Utopia: Novel Summary: Book II – Of their magistrates

Each year, every thirty families choose a magistrate to represent them in the government. Formerly, this magistrate was called the Syphogrant, but more recently the Philarch. Over every ten Syphogrants is another magistrate, formerly called the Tranibor, but more recently the Archphilarch. All of the two hundred Syphogrants choose the Prince, the head of government, by secret ballot. The Prince holds office for life, but can be removed if he tries to enslave the people. The Tranibors meet with the Prince every three days. They never decide on any issue the first time it is presented, as they mistrust hasty decisions, but debate it over three days.
Utopia is far more democratic than the autocratic England of Thomas Mores day and, indeed, than most so-called democracies today. Though a Parliament existed in Tudor England, it was made up of rich landowners. The majority of the population had no say in government, and it would take another 300 years before people could vote regardless of whether they owned land. There are differences too between the democratic process in Utopia and that of modern democracies. The Utopian peoples representatives are answerable directly and only to the people, whereas it could be argued that todays representatives have many conflicting loyalties: to their political party, to lobbyists, to corporations and other vested interests, and to financiers. The main factor governing these conflicting loyalties is money, so in a society without money, the political process could be viewed as purer.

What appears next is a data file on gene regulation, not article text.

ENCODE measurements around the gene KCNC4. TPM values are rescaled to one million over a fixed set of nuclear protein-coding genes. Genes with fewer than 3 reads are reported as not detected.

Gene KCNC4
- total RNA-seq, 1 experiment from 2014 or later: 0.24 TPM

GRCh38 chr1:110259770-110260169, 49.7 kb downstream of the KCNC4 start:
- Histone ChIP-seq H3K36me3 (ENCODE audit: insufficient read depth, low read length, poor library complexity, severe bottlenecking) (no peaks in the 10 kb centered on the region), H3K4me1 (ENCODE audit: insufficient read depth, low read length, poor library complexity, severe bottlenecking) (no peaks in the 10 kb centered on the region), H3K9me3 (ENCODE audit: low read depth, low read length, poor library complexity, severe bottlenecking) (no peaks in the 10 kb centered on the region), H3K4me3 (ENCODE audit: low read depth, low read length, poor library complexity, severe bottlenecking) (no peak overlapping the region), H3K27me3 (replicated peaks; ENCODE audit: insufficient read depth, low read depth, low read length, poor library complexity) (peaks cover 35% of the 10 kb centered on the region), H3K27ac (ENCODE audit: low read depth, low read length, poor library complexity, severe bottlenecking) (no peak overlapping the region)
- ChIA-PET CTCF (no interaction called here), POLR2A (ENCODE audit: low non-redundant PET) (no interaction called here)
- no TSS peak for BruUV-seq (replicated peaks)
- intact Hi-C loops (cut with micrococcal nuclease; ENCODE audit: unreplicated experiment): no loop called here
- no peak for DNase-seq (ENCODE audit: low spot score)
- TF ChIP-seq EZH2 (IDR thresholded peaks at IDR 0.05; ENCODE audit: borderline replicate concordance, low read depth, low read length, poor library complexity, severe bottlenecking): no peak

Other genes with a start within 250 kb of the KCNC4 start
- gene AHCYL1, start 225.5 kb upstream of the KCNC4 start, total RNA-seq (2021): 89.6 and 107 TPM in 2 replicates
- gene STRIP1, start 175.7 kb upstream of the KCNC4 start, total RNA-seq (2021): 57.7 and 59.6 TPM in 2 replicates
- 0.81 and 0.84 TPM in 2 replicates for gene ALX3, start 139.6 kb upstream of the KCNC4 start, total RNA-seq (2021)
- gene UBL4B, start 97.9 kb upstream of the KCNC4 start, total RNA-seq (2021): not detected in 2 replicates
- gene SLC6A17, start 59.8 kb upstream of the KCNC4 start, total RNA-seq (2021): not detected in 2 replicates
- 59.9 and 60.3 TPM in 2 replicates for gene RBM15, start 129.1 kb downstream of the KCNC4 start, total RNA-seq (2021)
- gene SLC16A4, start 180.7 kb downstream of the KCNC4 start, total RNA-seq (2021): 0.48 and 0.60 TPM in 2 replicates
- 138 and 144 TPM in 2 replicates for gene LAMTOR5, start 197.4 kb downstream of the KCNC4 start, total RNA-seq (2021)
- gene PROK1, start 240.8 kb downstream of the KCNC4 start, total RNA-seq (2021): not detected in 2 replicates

In contrast to the hereditary monarchy of Thomas Mores England, the Utopian Prince, the head of state, is elected by secret ballot. He is much like a modern president, but without the conflicts of interest that can be caused by money.